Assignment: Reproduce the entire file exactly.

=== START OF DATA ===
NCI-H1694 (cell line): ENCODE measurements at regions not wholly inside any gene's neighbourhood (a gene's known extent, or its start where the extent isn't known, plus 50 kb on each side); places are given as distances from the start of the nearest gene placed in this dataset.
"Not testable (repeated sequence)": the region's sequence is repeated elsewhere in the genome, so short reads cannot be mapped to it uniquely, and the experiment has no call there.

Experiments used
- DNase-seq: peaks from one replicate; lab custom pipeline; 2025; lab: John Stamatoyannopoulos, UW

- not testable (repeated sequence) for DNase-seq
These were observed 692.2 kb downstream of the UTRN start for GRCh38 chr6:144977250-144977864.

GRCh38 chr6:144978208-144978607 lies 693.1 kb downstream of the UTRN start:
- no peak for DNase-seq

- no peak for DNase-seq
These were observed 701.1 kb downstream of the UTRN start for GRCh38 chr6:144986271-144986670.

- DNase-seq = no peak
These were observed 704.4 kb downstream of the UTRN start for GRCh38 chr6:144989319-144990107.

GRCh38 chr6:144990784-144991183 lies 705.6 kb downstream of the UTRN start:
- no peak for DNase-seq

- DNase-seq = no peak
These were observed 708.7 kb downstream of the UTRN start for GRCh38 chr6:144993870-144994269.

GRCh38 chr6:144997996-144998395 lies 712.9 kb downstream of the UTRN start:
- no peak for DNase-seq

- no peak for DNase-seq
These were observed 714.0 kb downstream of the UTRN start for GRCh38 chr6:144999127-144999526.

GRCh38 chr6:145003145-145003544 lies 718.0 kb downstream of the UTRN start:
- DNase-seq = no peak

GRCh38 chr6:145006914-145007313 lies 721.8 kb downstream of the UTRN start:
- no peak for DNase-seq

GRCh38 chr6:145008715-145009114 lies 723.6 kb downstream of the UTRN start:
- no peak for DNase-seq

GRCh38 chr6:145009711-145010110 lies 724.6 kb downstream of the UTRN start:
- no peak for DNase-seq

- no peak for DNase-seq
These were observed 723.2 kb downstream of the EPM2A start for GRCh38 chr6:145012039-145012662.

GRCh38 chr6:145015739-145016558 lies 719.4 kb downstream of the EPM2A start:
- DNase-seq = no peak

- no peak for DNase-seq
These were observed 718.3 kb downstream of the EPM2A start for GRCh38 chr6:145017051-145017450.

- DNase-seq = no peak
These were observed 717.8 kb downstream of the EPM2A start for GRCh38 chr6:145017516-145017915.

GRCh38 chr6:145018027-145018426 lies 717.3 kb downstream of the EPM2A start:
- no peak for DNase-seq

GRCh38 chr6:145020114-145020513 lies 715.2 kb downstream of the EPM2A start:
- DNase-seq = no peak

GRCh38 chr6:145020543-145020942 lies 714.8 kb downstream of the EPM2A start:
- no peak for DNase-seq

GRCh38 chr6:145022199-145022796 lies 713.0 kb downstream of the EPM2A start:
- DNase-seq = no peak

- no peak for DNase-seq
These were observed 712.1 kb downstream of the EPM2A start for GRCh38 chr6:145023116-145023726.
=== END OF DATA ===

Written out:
NCI-H1694 (cell line): ENCODE measurements at regions not wholly inside any gene's neighbourhood (a gene's known extent, or its start where the extent isn't known, plus 50 kb on each side); places are given as distances from the start of the nearest gene placed in this dataset.
"Not testable (repeated sequence)": the region's sequence is repeated elsewhere in the genome, so short reads cannot be mapped to it uniquely, and the experiment has no call there.

Experiments used
- DNase-seq: peaks from one replicate; lab custom pipeline; 2025; lab: John Stamatoyannopoulos, UW

- not testable (repeated sequence) for DNase-seq
These were observed 692.2 kb downstream of the UTRN start for GRCh38 chr6:144977250-144977864.

GRCh38 chr6:144978208-144978607 lies 693.1 kb downstream of the UTRN start:
- no peak for DNase-seq

- no peak for DNase-seq
These were observed 701.1 kb downstream of the UTRN start for GRCh38 chr6:144986271-144986670.

- DNase-seq = no peak
These were observed 704.4 kb downstream of the UTRN start for GRCh38 chr6:144989319-144990107.

GRCh38 chr6:144990784-144991183 lies 705.6 kb downstream of the UTRN start:
- no peak for DNase-seq

- DNase-seq = no peak
These were observed 708.7 kb downstream of the UTRN start for GRCh38 chr6:144993870-144994269.

GRCh38 chr6:144997996-144998395 lies 712.9 kb downstream of the UTRN start:
- no peak for DNase-seq

- no peak for DNase-seq
These were observed 714.0 kb downstream of the UTRN start for GRCh38 chr6:144999127-144999526.

GRCh38 chr6:145003145-145003544 lies 718.0 kb downstream of the UTRN start:
- DNase-seq = no peak

GRCh38 chr6:145006914-145007313 lies 721.8 kb downstream of the UTRN start:
- no peak for DNase-seq

GRCh38 chr6:145008715-145009114 lies 723.6 kb downstream of the UTRN start:
- no peak for DNase-seq

GRCh38 chr6:145009711-145010110 lies 724.6 kb downstream of the UTRN start:
- no peak for DNase-seq

- no peak for DNase-seq
These were observed 723.2 kb downstream of the EPM2A start for GRCh38 chr6:145012039-145012662.

GRCh38 chr6:145015739-145016558 lies 719.4 kb downstream of the EPM2A start:
- DNase-seq = no peak

- no peak for DNase-seq
These were observed 718.3 kb downstream of the EPM2A start for GRCh38 chr6:145017051-145017450.

- DNase-seq = no peak
These were observed 717.8 kb downstream of the EPM2A start for GRCh38 chr6:145017516-145017915.

GRCh38 chr6:145018027-145018426 lies 717.3 kb downstream of the EPM2A start:
- no peak for DNase-seq

GRCh38 chr6:145020114-145020513 lies 715.2 kb downstream of the EPM2A start:
- DNase-seq = no peak

GRCh38 chr6:145020543-145020942 lies 714.8 kb downstream of the EPM2A start:
- no peak for DNase-seq

GRCh38 chr6:145022199-145022796 lies 713.0 kb downstream of the EPM2A start:
- DNase-seq = no peak

- no peak for DNase-seq
These were observed 712.1 kb downstream of the EPM2A start for GRCh38 chr6:145023116-145023726.